• Home
  • Articles
  • Starting a New Sport Provides Options for More Students

Starting a New Sport Provides Options for More Students

By Dr. David Hoch, CMAA on March 09, 2021 hst Print

Providing opportunities to involve additional students in education- based athletics should be a goal of athletic administrators. It isn’t always simple, however. Funding, overused or crowded venues, difficulty in finding coaches, Title IX compliance and a number of other hurdles may stand in the way. However, the concept of providing increased opportunities should not be in doubt.

Another important point beyond providing opportunities is that administrators also want to meet the needs of their students, and this would involve offering sports that are of interest. A survey can be used to determine the interest of students, or it might happen by some students stopping by the athletic director’s office and asking if a new sport can be started. Either way, it is essential to listen and determine the level of interest.

Beyond hearing from students, the following are a few additional aspects that should be considered.

  • Ascertain if the expressed interest by the select group of students in starting a new sport represents a one time or limited prospect for the two to three years that they are in school. The administrator should determine if there is also potential interest in the middle school and within the community. Once the young people who lobby for a new sport graduate, there would need to be a continuing flow of athletes to keep the ball rolling. Is the sport sustainable?
  • Administrators should analyze how they will pay for an addition to the program? Budgets may be stretched to the limit in many districts around the country and there is no money for new or additional offerings. In these situations, athletic administrators may have to resort to fund-raising to simply keep the program operating. Therefore, would you have to cut back on what may already be bare-bone funding for existing teams in order to introduce a new one? While adding a sport may meet the interest and needs of some students, it may not be prudent to reduce the support for the others. Can department-wide or booster club fund-raising close the gap? Before a decision is made to add a new opportunity, the funding question must be answered.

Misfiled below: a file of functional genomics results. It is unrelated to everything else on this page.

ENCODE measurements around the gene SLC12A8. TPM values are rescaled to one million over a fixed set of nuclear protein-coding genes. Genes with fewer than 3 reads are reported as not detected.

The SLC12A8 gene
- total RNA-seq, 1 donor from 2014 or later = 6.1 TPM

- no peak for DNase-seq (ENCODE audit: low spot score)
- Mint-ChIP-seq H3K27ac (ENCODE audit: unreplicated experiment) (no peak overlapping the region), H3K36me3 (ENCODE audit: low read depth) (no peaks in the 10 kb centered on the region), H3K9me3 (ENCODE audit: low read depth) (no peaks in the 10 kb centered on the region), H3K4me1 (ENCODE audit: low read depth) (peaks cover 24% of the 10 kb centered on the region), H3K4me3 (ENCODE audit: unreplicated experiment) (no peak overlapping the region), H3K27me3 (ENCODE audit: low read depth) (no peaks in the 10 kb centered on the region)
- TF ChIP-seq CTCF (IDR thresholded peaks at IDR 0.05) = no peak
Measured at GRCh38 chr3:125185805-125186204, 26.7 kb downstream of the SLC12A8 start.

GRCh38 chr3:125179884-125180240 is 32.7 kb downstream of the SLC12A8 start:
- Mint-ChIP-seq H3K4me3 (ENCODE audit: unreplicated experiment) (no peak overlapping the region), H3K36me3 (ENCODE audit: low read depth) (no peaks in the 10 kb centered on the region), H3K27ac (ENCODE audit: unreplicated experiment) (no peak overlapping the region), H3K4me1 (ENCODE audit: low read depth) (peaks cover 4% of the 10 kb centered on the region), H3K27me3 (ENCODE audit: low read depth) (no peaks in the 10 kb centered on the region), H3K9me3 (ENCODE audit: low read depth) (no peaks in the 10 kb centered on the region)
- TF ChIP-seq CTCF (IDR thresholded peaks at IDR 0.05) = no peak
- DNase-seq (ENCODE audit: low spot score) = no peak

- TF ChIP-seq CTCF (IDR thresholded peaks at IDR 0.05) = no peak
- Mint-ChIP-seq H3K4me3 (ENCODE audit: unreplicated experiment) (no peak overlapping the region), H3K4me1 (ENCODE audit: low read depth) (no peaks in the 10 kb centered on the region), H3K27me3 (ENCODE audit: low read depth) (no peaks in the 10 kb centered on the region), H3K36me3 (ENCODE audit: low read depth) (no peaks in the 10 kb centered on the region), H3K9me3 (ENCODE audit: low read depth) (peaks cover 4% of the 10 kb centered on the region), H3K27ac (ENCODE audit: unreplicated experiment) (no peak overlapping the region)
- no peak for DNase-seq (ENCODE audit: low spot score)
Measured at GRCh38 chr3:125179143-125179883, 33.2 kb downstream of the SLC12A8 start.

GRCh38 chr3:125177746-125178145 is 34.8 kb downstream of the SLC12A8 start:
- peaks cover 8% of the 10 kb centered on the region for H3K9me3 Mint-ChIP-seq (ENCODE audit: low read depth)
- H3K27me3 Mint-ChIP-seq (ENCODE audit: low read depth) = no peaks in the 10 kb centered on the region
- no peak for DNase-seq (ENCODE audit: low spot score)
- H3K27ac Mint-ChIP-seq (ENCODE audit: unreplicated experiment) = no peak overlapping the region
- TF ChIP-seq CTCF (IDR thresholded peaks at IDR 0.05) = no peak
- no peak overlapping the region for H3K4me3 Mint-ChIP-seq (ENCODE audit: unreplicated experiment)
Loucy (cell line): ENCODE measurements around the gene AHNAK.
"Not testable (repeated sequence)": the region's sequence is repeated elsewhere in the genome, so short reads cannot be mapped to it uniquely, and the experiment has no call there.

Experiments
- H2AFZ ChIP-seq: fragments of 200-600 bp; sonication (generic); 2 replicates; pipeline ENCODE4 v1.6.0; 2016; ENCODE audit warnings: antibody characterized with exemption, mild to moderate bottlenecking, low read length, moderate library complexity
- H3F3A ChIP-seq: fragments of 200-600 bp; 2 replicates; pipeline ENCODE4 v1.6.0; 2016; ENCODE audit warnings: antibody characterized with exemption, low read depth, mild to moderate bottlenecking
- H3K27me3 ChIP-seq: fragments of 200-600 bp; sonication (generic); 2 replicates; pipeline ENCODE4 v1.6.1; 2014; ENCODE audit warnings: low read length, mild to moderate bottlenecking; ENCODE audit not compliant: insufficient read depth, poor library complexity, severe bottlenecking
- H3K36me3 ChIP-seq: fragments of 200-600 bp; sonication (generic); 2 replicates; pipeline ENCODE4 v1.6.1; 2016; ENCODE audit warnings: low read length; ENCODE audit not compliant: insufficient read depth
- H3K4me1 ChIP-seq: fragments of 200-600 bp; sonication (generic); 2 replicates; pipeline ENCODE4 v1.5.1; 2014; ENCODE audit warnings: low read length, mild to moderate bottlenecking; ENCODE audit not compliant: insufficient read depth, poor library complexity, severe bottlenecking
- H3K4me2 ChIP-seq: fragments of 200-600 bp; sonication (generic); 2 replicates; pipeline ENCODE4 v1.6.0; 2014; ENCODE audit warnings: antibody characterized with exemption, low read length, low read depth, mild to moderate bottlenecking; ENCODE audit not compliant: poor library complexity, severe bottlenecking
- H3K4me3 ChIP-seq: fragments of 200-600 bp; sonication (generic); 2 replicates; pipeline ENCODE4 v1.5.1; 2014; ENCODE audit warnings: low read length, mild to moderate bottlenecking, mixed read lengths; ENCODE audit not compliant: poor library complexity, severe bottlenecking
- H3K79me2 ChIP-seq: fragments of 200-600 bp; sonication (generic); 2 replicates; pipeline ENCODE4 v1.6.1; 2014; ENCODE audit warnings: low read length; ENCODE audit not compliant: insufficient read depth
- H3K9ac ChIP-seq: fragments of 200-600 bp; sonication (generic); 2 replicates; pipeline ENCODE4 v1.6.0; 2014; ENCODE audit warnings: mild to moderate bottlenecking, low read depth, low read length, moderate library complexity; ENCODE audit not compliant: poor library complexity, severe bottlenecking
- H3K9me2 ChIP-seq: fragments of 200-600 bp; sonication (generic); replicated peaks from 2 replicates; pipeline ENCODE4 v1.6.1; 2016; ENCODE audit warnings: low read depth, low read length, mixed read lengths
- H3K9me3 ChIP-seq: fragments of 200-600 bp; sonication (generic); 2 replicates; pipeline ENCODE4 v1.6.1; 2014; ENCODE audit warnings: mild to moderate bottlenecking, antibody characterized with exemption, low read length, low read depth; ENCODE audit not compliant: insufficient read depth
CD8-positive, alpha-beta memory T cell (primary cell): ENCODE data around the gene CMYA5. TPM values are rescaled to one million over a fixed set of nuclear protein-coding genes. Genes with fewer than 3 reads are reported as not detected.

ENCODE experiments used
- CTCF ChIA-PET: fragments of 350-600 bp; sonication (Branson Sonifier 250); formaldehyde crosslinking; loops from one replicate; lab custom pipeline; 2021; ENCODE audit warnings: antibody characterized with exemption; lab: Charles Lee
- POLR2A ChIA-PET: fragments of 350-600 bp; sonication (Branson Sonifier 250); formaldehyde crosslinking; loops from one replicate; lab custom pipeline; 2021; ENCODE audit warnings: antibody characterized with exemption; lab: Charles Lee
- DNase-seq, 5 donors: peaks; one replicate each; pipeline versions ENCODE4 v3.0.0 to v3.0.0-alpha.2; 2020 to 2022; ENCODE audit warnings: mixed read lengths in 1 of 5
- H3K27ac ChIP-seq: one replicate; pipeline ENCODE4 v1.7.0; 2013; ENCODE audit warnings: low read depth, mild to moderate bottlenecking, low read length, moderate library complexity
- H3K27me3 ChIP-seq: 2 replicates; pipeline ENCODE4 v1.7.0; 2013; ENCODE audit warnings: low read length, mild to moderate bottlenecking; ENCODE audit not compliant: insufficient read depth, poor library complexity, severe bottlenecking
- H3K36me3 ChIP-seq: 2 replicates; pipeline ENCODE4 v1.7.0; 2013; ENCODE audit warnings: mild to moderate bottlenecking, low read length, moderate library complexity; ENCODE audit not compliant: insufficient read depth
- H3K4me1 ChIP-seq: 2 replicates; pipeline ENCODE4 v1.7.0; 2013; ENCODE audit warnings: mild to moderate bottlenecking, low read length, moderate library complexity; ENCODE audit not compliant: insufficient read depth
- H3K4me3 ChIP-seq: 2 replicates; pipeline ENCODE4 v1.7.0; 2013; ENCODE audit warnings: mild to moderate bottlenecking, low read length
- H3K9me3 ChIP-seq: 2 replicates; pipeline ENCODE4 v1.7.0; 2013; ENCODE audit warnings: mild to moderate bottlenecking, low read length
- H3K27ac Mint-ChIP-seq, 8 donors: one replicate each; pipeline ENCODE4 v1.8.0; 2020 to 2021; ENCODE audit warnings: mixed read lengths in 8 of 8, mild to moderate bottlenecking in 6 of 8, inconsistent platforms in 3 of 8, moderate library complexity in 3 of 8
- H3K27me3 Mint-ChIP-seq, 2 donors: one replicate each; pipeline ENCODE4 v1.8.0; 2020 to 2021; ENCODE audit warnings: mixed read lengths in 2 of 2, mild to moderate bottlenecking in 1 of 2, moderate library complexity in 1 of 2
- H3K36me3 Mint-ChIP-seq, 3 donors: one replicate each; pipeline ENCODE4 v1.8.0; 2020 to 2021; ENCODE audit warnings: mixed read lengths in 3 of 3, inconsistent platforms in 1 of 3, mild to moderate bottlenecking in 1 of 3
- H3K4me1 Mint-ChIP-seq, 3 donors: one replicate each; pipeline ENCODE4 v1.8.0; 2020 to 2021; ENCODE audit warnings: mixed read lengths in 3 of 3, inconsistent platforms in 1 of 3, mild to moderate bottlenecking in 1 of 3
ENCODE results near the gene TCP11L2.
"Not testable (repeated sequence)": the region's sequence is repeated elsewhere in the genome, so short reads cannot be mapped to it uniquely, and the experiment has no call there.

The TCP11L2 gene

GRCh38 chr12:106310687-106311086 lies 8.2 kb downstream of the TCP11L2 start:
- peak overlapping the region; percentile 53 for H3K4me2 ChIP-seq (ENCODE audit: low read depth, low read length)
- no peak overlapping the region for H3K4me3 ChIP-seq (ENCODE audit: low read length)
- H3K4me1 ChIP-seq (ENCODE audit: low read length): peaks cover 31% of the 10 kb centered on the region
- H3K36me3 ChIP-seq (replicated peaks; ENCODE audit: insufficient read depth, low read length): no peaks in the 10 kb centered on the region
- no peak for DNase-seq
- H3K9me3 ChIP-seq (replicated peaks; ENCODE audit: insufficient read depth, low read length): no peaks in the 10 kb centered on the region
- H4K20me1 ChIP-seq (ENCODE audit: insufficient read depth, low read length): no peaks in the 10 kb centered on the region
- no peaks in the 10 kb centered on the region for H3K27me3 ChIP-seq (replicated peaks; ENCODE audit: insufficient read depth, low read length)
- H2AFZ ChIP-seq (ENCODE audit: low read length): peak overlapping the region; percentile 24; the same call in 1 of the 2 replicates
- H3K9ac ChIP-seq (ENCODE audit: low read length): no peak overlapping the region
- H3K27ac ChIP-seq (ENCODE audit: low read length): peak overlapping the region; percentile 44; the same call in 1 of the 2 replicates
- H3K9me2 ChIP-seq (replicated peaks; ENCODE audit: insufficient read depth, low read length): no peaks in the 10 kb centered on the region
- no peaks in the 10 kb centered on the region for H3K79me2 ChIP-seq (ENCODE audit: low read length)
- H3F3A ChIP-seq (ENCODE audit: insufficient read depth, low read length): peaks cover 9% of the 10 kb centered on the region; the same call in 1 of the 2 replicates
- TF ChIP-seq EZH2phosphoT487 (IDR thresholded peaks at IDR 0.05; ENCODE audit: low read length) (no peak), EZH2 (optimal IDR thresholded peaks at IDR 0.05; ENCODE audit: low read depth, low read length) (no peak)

• Is there available land to create additional outdoor facilities to accommodate a new sport? Some schools have landlocked campuses in which there is no existing, vacant land to create new outdoor facilities. Also, indoor venues may have been maxed out for years and building new ones is out-of-reach financially. Even if money is available, building a new facility might also necessitate taking away one of the athletic fields for construction of this additional indoor venue. All of this may mean that community facilities have to be used to support new teams and an expanded program. In addition, how do you treat all sports fairly or do you simply relegate the new sport to an off-campus venue?
  • Will Title IX compliance be affected by adding an additional male sport? Substantial proportionality is one of the three-prongs used with respect to Title IX compliance. This aspect measures whether participation opportunities are offered with respect to the proportion of the enrollment of the under-represented gender, which historically has been females. It is important, however, to also note that limited funding, subpar facilities or the lack of coaching candidates cannot be used as an excuse for excluding the addition of a sport for girls. These hurdles must be overcome!
  • Is the potential sport to be added sponsored or sanctioned by the state athletic or activities association? Those sports that do come under the association’s banner would be eligible for state playoffs and being sanctioned may be a necessary ingredient for approval by the school board.
  • Investigate if there are other schools in the area that offer this new sport in order to put together a reasonable schedule. If the team has to travel long distances for games, this is not a good option. Long, extensive bus trips may necessitate getting athletes out of class early or perhaps for an entire day. In terms of academic attainment, missing class is never a good idea and, after all, the ultimate goal for all students should be to gain an education.
  • Is it possible to find a coach for a new, emerging sport? A pool of possible coaching candidates may not exist in the area. In all likelihood, there won’t be any recent graduates with playing experience or community members with possible exposure to the sport. If the school is located near a college or university, the odds of filling these positions may be slightly better. But it may be difficult to impossible to find a coach and, without one, fielding a team will not happen. Finding a coach is that critical.

Assuming that these aspects have been considered, and they don’t produce an impediment to moving forward, the following should serve as a road map to start a new sport.

  1. Prepare a proposal to add the new sport and get it approved by the school board with the principal’s and superintendent’s blessing.
  2. Post, interview and hire an individual to serve as the head coach. Take input from this person and start to complete the rest of the staff.
  3. Contact neighboring schools to put together an initial schedule.
  4. Consult with the head coach and order uniforms and equipment.
  5. Schedule a meeting of interested candidates for the team with the new coach.
  6. Provide students with the pertinent forms and steps that have to be completed in order to try out for the team. Make sure that you include the day and time of the first practice session.

Adding a new sport provides great opportunities for a school’s students. The initial tasks can be challenging, and the process will take some time and effort, but it will go a long way toward meeting the needs of the students.